MORE FROM LESS, LESS FROM MORE

That Day At The Jetty (2016). A cropped edit of an originally larger 24mm wide-angle shot.

By MICHAEL PERKINS

EVERY PHOTOGRAPHIC LENS EVER MADE CREATES ARTIFACTS, distinct biases in the ways it renders the world it sees. When you shoot with a particular piece of glass, you’re also inviting in whatever flaws or limits are baked into that optic’s design and science. If you are the kind of shooter that constantly switches out lenses, this present less of a problem, since you’re used to snapping on the exact glass you need for every kind of shooting situation.

If, however, you try, like myself, to go nearly a day at a space with a minimum of gear, then you start to look for lenses  that do most of what you want in most settings. Occasionally, this means compromising on, or even missing, a shot; but, by and large, it makes you more mindful of the image-making process from minute to minute. You plan better and react faster.

The original 24mm master shot, which is either fuller or too crowded, depending on one’s viewpoint.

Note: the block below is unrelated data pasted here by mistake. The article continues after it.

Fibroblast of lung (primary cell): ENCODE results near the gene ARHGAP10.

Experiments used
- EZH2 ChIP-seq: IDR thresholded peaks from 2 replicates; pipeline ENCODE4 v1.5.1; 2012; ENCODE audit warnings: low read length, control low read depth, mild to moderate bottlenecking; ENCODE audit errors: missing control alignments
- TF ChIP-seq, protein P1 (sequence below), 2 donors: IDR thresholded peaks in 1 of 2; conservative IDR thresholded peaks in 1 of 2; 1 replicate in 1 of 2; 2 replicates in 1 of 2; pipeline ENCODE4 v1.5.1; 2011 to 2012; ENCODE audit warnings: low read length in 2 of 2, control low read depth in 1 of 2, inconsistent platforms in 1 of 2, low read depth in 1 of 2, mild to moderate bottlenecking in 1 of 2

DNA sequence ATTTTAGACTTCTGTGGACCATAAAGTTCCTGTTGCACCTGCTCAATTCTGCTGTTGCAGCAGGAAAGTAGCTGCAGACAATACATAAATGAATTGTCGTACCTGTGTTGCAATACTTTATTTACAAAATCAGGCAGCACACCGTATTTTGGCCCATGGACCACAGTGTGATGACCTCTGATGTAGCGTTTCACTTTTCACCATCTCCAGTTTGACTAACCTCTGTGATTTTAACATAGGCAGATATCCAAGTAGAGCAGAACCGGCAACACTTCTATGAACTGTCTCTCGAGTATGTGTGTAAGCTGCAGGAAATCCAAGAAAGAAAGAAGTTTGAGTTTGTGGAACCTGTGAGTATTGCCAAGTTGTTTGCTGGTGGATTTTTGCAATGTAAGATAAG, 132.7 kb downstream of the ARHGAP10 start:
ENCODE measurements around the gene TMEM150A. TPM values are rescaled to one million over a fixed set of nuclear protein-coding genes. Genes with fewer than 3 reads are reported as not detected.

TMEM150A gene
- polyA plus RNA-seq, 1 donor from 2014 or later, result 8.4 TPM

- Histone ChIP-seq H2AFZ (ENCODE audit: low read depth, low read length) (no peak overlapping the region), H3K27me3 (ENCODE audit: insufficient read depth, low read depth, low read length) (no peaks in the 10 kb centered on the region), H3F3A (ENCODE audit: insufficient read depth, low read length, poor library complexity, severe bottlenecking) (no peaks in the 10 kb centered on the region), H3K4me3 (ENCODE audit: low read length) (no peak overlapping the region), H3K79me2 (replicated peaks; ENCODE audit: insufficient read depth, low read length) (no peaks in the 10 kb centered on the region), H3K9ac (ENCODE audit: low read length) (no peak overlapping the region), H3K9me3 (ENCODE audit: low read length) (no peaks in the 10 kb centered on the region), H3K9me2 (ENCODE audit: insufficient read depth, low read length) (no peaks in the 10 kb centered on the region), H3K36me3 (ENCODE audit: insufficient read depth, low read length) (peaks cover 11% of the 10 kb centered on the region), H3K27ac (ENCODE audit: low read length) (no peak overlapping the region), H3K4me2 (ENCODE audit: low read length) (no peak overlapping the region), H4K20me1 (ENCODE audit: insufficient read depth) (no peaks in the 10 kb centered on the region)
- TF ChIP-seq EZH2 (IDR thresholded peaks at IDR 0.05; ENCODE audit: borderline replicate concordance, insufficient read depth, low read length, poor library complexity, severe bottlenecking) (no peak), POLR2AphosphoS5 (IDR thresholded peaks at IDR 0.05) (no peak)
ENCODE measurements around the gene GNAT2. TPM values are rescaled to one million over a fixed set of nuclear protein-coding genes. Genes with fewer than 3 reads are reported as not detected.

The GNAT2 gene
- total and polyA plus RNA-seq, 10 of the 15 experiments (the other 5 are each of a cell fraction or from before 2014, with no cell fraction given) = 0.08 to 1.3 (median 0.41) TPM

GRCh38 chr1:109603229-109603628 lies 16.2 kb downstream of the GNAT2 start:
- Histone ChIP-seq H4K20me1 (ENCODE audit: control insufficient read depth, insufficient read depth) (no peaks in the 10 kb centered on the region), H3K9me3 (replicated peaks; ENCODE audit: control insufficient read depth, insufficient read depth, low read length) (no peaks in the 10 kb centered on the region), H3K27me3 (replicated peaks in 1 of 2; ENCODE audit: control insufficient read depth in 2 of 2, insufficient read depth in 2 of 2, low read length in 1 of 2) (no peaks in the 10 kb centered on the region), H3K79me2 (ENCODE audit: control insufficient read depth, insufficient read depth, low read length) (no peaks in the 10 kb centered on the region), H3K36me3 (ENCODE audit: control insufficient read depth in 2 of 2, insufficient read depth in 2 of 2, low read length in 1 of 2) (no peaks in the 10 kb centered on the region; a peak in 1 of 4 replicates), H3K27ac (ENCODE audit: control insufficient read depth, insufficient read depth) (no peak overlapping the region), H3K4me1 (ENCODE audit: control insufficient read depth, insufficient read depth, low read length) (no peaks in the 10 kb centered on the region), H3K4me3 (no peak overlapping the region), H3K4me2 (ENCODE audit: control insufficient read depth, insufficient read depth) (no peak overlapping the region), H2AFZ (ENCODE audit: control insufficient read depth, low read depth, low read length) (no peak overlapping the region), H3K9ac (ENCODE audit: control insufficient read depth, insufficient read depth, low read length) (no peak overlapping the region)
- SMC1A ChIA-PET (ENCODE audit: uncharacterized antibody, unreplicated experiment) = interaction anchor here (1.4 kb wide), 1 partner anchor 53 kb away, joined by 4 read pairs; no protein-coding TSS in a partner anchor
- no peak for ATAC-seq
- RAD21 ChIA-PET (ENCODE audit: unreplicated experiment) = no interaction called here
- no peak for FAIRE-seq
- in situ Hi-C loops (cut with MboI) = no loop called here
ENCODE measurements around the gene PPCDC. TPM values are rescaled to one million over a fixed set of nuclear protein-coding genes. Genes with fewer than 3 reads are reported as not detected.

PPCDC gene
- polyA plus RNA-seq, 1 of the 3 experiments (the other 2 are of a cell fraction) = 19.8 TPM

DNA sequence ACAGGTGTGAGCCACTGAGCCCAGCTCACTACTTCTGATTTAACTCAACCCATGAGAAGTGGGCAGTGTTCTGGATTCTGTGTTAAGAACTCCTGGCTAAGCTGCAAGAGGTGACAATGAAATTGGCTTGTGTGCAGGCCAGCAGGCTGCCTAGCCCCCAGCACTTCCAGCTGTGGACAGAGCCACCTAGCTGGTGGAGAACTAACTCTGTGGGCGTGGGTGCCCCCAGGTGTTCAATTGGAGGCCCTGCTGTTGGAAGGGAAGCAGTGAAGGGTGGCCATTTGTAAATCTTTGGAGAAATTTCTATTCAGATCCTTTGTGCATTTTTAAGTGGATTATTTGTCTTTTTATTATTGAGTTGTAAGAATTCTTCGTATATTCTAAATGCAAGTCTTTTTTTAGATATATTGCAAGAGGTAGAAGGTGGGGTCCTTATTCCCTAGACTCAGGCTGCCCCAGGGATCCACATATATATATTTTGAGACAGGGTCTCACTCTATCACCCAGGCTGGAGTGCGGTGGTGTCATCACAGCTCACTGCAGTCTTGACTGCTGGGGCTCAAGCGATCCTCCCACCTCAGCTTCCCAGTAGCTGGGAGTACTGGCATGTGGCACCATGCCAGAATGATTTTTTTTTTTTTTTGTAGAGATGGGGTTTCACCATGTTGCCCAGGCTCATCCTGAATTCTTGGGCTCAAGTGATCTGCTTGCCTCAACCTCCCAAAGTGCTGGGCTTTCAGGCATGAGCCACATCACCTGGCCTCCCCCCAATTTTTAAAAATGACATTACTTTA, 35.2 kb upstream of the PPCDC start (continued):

In the case of one of photography’s most popular categories, that of landscape work, there seem to be two main types of lenses that do most of the heavy lifting: the ultra-wide angle, which convey “openness” and scope, and zooms, which help isolate specific parts of vast vistas. There are certainly situations in which both are ideal, but, on average, were I to be traveling very light for the day, I would probably take most of the day’s images with the ultra-wide, even if there was a particular area inside a larger scene that was more “important” than its surroundings, a situation in which most of us might utilize the zoom.

This goes to my belief that the composing process almost never stops with the click of the shutter. Rather, the click is just phase one, and a master shot that allows for many post-shot “re-thinks” is the best one to have. Let’s say, for the sake of argument, that the center of an immense mountain range is where the light or the subject story is strongest in a given image. If my master shot is a taken with a zoom, I’ve lost the ability to later discover additional approaches that remain possible if I have a wider shot’s worth of information from which to select. Starting with the larger shot, I can shift the cropping to any aspect ratio I want, change the balance of the composition, re-orient the linearity (to create a faux panorama, as in the top shot here) or even realize that there was an even stronger story to be told outside of the frame I originally envisioned with the zoomed master shot. Here’s the core point: it’s easier to have more picture than you need and pare some stuff away than to narrow your options beforehand and trust that you’ve nailed it, meanwhile ruling out any potential re-takes or second thoughts.